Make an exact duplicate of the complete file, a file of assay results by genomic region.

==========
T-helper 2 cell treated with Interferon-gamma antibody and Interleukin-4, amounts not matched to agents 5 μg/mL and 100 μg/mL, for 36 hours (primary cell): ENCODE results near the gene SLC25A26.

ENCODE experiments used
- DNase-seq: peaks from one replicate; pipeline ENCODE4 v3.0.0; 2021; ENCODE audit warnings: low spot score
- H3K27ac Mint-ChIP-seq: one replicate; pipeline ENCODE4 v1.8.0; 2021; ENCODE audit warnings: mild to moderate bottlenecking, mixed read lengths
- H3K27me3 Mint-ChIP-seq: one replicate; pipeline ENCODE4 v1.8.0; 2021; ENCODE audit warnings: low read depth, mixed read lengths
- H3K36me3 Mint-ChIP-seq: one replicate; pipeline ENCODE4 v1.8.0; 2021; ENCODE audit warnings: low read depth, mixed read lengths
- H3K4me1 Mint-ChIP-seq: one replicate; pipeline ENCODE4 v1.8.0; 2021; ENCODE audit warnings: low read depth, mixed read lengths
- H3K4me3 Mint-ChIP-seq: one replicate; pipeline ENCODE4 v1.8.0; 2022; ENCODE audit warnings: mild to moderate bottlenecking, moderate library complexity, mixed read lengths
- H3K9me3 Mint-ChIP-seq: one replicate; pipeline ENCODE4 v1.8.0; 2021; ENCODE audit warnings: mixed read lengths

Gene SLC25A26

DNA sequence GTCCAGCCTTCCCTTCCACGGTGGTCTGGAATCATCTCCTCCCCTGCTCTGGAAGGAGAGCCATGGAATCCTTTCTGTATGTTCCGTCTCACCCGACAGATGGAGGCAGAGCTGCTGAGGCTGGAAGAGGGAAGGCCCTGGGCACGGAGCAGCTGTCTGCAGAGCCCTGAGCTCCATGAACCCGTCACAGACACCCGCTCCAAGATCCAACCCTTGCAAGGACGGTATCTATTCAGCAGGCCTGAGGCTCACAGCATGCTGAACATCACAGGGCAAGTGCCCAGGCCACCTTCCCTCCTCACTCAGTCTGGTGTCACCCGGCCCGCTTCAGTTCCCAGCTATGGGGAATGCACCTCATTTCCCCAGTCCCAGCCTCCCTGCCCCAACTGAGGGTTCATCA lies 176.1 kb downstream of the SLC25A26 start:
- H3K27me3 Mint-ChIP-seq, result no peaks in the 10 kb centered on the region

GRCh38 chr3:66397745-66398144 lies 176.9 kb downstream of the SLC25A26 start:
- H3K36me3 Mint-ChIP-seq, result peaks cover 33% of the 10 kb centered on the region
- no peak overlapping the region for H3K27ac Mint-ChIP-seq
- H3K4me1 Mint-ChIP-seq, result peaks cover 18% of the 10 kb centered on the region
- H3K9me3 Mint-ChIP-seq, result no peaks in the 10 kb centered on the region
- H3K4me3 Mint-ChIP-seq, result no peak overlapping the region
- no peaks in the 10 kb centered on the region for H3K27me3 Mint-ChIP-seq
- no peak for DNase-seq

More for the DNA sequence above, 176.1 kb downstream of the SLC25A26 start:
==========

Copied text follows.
T-helper 2 cell treated with Interferon-gamma antibody and Interleukin-4, amounts not matched to agents 5 μg/mL and 100 μg/mL, for 36 hours (primary cell): ENCODE results near the gene SLC25A26.

ENCODE experiments used
- DNase-seq: peaks from one replicate; pipeline ENCODE4 v3.0.0; 2021; ENCODE audit warnings: low spot score
- H3K27ac Mint-ChIP-seq: one replicate; pipeline ENCODE4 v1.8.0; 2021; ENCODE audit warnings: mild to moderate bottlenecking, mixed read lengths
- H3K27me3 Mint-ChIP-seq: one replicate; pipeline ENCODE4 v1.8.0; 2021; ENCODE audit warnings: low read depth, mixed read lengths
- H3K36me3 Mint-ChIP-seq: one replicate; pipeline ENCODE4 v1.8.0; 2021; ENCODE audit warnings: low read depth, mixed read lengths
- H3K4me1 Mint-ChIP-seq: one replicate; pipeline ENCODE4 v1.8.0; 2021; ENCODE audit warnings: low read depth, mixed read lengths
- H3K4me3 Mint-ChIP-seq: one replicate; pipeline ENCODE4 v1.8.0; 2022; ENCODE audit warnings: mild to moderate bottlenecking, moderate library complexity, mixed read lengths
- H3K9me3 Mint-ChIP-seq: one replicate; pipeline ENCODE4 v1.8.0; 2021; ENCODE audit warnings: mixed read lengths

Gene SLC25A26

DNA sequence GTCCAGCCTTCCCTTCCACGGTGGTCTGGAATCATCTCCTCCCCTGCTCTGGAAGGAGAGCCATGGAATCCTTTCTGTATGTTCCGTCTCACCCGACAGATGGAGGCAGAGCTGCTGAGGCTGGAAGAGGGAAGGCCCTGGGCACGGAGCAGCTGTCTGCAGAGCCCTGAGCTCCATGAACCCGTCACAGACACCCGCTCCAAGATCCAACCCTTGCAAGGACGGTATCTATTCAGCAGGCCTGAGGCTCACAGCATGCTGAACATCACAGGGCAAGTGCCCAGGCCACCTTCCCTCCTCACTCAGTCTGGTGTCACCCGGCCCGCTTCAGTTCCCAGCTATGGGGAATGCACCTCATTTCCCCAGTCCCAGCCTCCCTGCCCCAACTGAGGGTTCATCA lies 176.1 kb downstream of the SLC25A26 start:
- H3K27me3 Mint-ChIP-seq, result no peaks in the 10 kb centered on the region

GRCh38 chr3:66397745-66398144 lies 176.9 kb downstream of the SLC25A26 start:
- H3K36me3 Mint-ChIP-seq, result peaks cover 33% of the 10 kb centered on the region
- no peak overlapping the region for H3K27ac Mint-ChIP-seq
- H3K4me1 Mint-ChIP-seq, result peaks cover 18% of the 10 kb centered on the region
- H3K9me3 Mint-ChIP-seq, result no peaks in the 10 kb centered on the region
- H3K4me3 Mint-ChIP-seq, result no peak overlapping the region
- no peaks in the 10 kb centered on the region for H3K27me3 Mint-ChIP-seq
- no peak for DNase-seq

More for the DNA sequence above, 176.1 kb downstream of the SLC25A26 start: